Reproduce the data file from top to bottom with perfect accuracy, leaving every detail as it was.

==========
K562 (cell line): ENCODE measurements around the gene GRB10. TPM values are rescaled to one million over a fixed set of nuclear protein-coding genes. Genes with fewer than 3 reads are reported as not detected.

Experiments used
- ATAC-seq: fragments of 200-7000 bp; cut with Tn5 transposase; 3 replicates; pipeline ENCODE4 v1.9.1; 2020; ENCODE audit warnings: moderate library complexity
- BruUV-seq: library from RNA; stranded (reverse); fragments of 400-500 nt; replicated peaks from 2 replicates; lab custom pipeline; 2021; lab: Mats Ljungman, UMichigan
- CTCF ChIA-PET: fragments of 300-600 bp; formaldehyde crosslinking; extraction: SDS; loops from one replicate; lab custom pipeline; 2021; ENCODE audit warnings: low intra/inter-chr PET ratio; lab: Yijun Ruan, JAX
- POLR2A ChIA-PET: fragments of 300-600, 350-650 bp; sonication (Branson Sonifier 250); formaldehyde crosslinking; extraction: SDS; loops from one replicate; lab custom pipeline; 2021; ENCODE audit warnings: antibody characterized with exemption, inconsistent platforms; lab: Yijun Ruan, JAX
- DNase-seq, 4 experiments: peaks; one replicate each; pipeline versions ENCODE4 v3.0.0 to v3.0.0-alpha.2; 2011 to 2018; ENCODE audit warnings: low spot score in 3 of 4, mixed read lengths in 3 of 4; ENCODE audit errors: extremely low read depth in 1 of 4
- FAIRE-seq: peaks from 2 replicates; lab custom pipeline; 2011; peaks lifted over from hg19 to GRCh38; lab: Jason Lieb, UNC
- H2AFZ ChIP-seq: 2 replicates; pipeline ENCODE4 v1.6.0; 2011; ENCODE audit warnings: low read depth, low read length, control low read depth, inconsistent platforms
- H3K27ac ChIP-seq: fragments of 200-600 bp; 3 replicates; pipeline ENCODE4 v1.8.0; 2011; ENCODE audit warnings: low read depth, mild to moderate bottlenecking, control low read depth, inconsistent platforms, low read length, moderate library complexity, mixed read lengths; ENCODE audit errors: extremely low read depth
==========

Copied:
K562 (cell line): ENCODE measurements around the gene GRB10. TPM values are rescaled to one million over a fixed set of nuclear protein-coding genes. Genes with fewer than 3 reads are reported as not detected.

Experiments used
- ATAC-seq: fragments of 200-7000 bp; cut with Tn5 transposase; 3 replicates; pipeline ENCODE4 v1.9.1; 2020; ENCODE audit warnings: moderate library complexity
- BruUV-seq: library from RNA; stranded (reverse); fragments of 400-500 nt; replicated peaks from 2 replicates; lab custom pipeline; 2021; lab: Mats Ljungman, UMichigan
- CTCF ChIA-PET: fragments of 300-600 bp; formaldehyde crosslinking; extraction: SDS; loops from one replicate; lab custom pipeline; 2021; ENCODE audit warnings: low intra/inter-chr PET ratio; lab: Yijun Ruan, JAX
- POLR2A ChIA-PET: fragments of 300-600, 350-650 bp; sonication (Branson Sonifier 250); formaldehyde crosslinking; extraction: SDS; loops from one replicate; lab custom pipeline; 2021; ENCODE audit warnings: antibody characterized with exemption, inconsistent platforms; lab: Yijun Ruan, JAX
- DNase-seq, 4 experiments: peaks; one replicate each; pipeline versions ENCODE4 v3.0.0 to v3.0.0-alpha.2; 2011 to 2018; ENCODE audit warnings: low spot score in 3 of 4, mixed read lengths in 3 of 4; ENCODE audit errors: extremely low read depth in 1 of 4
- FAIRE-seq: peaks from 2 replicates; lab custom pipeline; 2011; peaks lifted over from hg19 to GRCh38; lab: Jason Lieb, UNC
- H2AFZ ChIP-seq: 2 replicates; pipeline ENCODE4 v1.6.0; 2011; ENCODE audit warnings: low read depth, low read length, control low read depth, inconsistent platforms
- H3K27ac ChIP-seq: fragments of 200-600 bp; 3 replicates; pipeline ENCODE4 v1.8.0; 2011; ENCODE audit warnings: low read depth, mild to moderate bottlenecking, control low read depth, inconsistent platforms, low read length, moderate library complexity, mixed read lengths; ENCODE audit errors: extremely low read depth